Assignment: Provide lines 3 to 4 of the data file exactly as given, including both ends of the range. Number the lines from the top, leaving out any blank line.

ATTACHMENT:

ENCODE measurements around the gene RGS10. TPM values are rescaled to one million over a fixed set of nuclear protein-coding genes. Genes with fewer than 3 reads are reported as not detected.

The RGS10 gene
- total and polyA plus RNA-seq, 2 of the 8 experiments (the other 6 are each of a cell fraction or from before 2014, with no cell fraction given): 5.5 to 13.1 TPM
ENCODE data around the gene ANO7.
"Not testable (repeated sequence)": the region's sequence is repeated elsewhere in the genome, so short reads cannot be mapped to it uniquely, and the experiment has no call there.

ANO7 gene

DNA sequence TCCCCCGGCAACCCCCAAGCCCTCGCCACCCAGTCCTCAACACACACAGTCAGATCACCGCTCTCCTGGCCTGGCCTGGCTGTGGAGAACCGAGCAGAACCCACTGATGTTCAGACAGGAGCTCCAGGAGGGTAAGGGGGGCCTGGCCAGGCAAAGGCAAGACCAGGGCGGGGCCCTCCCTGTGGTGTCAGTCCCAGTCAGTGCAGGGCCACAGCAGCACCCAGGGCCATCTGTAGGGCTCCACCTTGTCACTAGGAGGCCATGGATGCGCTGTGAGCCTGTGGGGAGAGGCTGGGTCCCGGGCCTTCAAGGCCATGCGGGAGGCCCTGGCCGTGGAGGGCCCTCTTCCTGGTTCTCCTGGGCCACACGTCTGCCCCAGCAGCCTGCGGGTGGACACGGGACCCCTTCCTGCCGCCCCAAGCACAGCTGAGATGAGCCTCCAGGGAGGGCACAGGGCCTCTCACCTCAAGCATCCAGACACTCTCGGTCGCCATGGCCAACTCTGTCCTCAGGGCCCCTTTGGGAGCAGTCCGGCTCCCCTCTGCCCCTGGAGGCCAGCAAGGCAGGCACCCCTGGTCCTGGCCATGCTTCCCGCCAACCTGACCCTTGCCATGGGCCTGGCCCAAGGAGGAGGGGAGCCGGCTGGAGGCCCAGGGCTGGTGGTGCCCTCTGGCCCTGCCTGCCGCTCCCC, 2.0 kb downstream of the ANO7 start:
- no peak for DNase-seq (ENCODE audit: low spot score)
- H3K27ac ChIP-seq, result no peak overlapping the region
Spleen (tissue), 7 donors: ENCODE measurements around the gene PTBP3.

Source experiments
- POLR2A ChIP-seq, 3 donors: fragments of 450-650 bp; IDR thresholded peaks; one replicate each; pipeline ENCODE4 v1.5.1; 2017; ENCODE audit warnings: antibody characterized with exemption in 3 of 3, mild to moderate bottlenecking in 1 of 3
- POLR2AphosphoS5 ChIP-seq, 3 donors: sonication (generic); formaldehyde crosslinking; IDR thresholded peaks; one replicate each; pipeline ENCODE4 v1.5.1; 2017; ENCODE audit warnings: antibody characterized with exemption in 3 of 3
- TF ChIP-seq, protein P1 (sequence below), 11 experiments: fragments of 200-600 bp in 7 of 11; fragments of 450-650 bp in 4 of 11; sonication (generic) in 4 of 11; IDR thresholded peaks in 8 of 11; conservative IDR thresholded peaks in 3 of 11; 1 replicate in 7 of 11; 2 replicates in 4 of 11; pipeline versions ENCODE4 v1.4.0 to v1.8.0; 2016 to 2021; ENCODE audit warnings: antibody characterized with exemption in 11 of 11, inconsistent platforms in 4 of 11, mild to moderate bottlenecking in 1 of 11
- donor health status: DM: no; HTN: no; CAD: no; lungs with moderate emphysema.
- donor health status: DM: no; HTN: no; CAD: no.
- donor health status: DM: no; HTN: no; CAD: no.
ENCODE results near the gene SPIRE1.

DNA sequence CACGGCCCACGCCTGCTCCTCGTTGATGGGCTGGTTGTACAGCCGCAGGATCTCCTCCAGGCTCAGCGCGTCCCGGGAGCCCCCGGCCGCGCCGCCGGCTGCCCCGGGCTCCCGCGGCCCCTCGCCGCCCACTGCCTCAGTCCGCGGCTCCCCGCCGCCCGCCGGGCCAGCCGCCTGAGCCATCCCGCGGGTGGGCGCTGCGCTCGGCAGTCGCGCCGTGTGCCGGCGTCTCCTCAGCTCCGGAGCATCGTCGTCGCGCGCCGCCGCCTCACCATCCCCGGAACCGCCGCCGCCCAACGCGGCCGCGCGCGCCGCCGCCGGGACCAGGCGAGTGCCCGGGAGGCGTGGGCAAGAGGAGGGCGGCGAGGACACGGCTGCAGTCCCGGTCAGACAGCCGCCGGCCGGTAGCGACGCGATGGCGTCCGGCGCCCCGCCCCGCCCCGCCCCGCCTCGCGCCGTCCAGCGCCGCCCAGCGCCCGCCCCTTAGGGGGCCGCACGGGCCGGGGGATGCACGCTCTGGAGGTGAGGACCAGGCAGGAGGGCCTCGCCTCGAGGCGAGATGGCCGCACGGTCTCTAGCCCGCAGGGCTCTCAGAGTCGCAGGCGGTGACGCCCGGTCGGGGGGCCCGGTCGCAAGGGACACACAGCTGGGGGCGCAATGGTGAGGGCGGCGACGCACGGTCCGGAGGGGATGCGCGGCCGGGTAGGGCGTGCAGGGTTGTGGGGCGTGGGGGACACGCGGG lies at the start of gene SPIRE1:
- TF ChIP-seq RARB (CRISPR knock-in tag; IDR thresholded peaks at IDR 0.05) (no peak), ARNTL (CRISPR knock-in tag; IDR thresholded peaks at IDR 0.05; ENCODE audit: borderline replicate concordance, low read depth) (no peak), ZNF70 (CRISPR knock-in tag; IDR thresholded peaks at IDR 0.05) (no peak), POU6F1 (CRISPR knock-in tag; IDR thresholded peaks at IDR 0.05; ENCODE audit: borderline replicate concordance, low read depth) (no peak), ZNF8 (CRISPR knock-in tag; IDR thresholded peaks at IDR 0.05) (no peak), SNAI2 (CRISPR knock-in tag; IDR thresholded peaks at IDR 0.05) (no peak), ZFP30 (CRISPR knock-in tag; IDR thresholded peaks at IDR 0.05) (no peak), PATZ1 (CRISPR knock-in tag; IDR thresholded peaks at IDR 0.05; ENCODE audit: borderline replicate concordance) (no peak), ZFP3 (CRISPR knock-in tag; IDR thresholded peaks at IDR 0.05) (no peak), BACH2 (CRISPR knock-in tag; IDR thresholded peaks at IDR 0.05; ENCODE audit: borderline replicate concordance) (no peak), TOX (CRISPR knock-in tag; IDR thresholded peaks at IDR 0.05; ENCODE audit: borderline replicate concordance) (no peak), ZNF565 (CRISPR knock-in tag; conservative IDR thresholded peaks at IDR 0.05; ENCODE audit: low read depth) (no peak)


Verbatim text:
- total and polyA plus RNA-seq, 2 of the 8 experiments (the other 6 are each of a cell fraction or from before 2014, with no cell fraction given): 5.5 to 13.1 TPM
ENCODE data around the gene ANO7.